COLUMBIA — Some of them say it's silly that Monopoly, Go Fish and arcade games are against the law.

And some might even believe it's a waste of police time to bust penny-ante kitchen-table poker games.

But don't expect state lawmakers to do anything about it anytime soon. That's one debate that's just too controversial to take up in the General Assembly right now.

"It's difficult to figure out how to draw the line," said House Speaker Bobby Harrell, R-Charleston.

Lawmakers struggle with setting a boundary, he said. As in, what do you make illegal without opening the door for back-room casinos, such as the house recently raided in Hanahan that was said to be operating as one.

"That's why you see some members who just say 'no' to any of it," Harrell said.

Also, lawmakers argue there's no time this year to take on a complex issue such as South Carolina's gaming laws. It's one roll of the dice few are willing to make these days.

Throw in the fact that it's an election year, and that religious groups would balk at the slightest inclination that lawmakers might legalize gambling, and South Carolinians might get used to the idea that anytime they pass Go and collect $200, they might go directly to jail.

"Nobody wants to prosecute a game of Monopoly or Go Fish," said Rep. Murrell Smith, R-Sumter. "We understand how far our gaming statute goes, it's that — is it going to knowingly open the door to gambling?"

Since the 1700s, the state's gaming laws have been changed very little, with spotty updates that ban certain card and dice games — Yahtzee and Monopoly, for example — in certain places such as a tavern, barn, kitchen, stable and outhouse.

Legislators also argued Tuesday that under the strictest definition of the laws, arcade games could be considered illegal, too.

Today, a House subcommittee will decide the fate of a bill that would let people play games such as Five-Card Draw, Texas Hold 'em and Seven-Card Stud around a poker table with friends.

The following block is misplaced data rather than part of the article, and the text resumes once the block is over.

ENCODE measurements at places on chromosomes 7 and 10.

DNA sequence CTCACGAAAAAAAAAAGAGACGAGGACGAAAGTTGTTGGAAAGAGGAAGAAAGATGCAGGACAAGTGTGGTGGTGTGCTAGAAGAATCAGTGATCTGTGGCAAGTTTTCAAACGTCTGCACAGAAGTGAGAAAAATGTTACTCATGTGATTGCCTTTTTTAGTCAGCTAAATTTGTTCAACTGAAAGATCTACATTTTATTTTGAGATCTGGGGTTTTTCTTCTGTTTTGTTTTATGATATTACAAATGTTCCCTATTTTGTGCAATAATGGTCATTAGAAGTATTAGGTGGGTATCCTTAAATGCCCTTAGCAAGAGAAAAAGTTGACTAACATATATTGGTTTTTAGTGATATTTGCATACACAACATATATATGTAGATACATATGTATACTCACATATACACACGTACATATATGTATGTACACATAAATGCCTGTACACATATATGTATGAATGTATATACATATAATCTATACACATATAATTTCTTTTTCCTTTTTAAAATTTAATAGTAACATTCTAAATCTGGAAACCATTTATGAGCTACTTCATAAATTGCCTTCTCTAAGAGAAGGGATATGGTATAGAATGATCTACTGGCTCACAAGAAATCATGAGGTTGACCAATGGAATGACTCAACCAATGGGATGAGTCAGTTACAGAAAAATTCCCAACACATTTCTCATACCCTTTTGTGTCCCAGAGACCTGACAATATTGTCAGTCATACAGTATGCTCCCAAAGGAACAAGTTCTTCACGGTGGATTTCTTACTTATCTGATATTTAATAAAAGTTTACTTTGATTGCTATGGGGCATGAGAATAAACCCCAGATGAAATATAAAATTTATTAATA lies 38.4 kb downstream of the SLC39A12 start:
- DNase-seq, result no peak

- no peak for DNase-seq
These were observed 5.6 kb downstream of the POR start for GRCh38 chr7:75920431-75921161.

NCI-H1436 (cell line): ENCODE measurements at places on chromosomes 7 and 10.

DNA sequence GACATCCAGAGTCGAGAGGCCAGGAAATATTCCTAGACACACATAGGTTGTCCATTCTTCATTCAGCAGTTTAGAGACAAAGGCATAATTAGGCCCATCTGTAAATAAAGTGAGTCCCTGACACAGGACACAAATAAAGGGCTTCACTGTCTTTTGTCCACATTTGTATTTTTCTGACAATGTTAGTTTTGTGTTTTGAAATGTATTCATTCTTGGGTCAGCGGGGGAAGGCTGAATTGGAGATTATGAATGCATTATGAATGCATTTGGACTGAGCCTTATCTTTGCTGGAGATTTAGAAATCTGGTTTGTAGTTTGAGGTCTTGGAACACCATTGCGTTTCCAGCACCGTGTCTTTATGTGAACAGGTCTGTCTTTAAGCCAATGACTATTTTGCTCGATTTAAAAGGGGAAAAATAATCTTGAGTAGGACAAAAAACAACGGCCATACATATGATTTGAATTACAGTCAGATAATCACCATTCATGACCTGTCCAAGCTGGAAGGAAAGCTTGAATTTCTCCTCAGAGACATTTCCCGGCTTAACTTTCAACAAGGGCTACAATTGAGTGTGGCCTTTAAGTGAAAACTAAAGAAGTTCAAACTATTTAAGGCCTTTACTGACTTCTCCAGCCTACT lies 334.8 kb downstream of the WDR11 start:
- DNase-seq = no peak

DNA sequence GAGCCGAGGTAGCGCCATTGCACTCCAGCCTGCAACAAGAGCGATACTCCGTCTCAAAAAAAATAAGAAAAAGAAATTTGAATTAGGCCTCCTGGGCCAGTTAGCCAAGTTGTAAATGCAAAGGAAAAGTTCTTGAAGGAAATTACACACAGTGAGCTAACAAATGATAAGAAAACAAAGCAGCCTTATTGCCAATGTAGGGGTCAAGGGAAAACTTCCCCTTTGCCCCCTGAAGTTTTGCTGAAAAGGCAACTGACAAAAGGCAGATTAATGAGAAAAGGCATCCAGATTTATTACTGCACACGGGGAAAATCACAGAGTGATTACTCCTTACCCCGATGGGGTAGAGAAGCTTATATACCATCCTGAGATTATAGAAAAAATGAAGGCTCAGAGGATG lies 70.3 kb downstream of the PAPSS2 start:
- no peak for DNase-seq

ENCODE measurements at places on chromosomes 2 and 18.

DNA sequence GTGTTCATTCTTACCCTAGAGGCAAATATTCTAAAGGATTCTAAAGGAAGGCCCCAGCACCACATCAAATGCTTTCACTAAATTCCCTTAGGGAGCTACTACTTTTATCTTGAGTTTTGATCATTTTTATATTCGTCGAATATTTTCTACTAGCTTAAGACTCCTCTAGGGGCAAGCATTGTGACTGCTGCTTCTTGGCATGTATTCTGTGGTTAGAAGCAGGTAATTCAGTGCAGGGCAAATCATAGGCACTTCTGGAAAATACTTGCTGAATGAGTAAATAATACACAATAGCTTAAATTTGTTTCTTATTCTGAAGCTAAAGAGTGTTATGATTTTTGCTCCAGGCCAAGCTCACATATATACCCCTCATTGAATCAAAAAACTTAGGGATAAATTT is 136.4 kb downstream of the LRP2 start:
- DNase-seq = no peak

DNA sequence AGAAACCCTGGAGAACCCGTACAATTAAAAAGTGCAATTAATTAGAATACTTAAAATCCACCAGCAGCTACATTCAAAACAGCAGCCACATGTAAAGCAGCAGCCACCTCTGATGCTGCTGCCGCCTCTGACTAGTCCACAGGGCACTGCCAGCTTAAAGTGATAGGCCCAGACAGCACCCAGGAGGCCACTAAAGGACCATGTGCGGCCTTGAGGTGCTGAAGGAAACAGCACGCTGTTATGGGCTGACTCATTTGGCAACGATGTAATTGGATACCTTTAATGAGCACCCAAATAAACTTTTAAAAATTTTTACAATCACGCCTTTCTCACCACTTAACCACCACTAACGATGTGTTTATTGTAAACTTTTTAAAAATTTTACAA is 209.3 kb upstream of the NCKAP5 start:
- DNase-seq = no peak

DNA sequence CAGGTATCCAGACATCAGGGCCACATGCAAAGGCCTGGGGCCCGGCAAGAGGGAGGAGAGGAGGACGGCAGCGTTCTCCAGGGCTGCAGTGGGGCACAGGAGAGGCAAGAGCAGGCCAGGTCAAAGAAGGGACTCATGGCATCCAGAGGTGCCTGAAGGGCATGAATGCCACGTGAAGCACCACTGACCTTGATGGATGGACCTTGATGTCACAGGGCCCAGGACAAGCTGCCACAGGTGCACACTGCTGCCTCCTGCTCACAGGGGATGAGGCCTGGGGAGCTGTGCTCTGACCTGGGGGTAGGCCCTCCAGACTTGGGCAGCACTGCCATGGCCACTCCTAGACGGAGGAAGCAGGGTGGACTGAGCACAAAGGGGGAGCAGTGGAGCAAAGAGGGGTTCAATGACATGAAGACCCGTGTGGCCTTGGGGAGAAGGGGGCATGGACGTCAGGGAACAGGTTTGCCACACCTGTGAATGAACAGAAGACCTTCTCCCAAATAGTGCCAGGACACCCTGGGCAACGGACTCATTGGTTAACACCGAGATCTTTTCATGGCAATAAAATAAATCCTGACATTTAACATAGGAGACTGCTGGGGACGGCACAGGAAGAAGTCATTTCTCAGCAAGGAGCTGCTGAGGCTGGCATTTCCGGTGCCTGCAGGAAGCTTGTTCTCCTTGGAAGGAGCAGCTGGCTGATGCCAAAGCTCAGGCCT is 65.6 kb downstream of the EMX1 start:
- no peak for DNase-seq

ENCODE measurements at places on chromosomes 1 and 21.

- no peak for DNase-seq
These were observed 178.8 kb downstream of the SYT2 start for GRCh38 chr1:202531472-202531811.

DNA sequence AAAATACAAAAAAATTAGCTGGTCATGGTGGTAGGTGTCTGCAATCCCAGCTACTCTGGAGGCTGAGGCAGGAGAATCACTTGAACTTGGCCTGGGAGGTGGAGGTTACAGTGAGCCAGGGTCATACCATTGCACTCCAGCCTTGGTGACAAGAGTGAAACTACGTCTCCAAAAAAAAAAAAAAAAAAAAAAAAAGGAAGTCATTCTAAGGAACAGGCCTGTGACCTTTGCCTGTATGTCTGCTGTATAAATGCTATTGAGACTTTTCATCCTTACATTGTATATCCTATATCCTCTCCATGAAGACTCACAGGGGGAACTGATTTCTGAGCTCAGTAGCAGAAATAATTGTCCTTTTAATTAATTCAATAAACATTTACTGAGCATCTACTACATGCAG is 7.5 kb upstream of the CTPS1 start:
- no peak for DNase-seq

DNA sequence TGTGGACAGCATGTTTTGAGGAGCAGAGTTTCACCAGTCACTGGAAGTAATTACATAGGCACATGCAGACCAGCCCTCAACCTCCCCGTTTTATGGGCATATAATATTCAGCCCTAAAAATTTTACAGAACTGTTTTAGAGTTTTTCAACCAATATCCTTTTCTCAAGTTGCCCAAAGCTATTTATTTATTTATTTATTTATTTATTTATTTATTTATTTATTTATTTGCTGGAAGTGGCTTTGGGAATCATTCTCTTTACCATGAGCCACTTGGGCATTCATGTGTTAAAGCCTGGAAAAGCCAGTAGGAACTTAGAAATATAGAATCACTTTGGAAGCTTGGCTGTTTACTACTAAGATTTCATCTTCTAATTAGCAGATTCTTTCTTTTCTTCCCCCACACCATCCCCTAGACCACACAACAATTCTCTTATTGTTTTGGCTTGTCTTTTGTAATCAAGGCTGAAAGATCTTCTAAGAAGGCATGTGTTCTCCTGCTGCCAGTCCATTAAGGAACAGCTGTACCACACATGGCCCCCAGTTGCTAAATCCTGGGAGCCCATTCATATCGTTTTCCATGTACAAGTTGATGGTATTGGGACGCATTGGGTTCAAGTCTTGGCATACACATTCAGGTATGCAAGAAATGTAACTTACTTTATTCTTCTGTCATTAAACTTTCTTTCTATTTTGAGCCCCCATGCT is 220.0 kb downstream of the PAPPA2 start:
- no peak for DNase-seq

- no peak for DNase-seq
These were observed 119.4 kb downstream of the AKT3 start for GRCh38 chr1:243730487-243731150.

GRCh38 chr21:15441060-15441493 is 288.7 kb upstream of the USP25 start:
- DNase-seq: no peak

Rep. Wallace Scarborough, R-James Island, introduced the bill early last year after police raided a Mount Pleasant home in April 2006 where poker players paid $20 to get into the game, with a portion of the proceeds to the house.

Scarborough said his bill would allow low buy-ins for recreational games, but the house could not take a cut and the game could not be advertised.

Scarborough said his bill gained early support, but opposition from the Southern Baptist Convention quickly derailed it.

Now, after news of the latest poker bust, people are again talking about the bill.

"I, in no way shape or form, want to legalize gambling in this state," Scarborough said. He just wants folks at the VFW, or the country club, or even at his mother's bridge club to be able to raise the stakes on a friendly game with a little money, he said.

Meanwhile, Rep. Todd Rutherford, D-Columbia, fought for support Tuesday for a bill he sponsored that would allow prizes to be handed out for games of skill, such as skee-ball, pinball or a novelty arcade machine.

The concern is, though, that the bill would open a window, or move the state a little bit closer, to allowing video poker or other forms of gambling.

The House Judiciary Committee agreed in a 10-4 vote to send the bill to the full House, although Rep. Jim Harrison, R-Columbia, said it will probably die a quick death. He said the problem is that the bill does not limit the prizes that could be awarded for the games.

"If all we're trying to do is allow these games to give away teddy bears … I don't think anybody would have a problem with that," he said. "But it looks like it might move us well beyond amusement machines."

Supporters of the bill argue that the current gaming laws are selectively enforced and can be interpreted any number of ways, and Rutherford's proposal would lead to debate that could add some clarity.

Rep. Leon Stavrinakis, D-Charleston, said the Legislature needs to face the situation head-on and come up with a set of standards that reflect South Carolina values.

"Unfortunately, the system now is, we're almost in a state of total paranoia that something's going to lead to gambling," he said.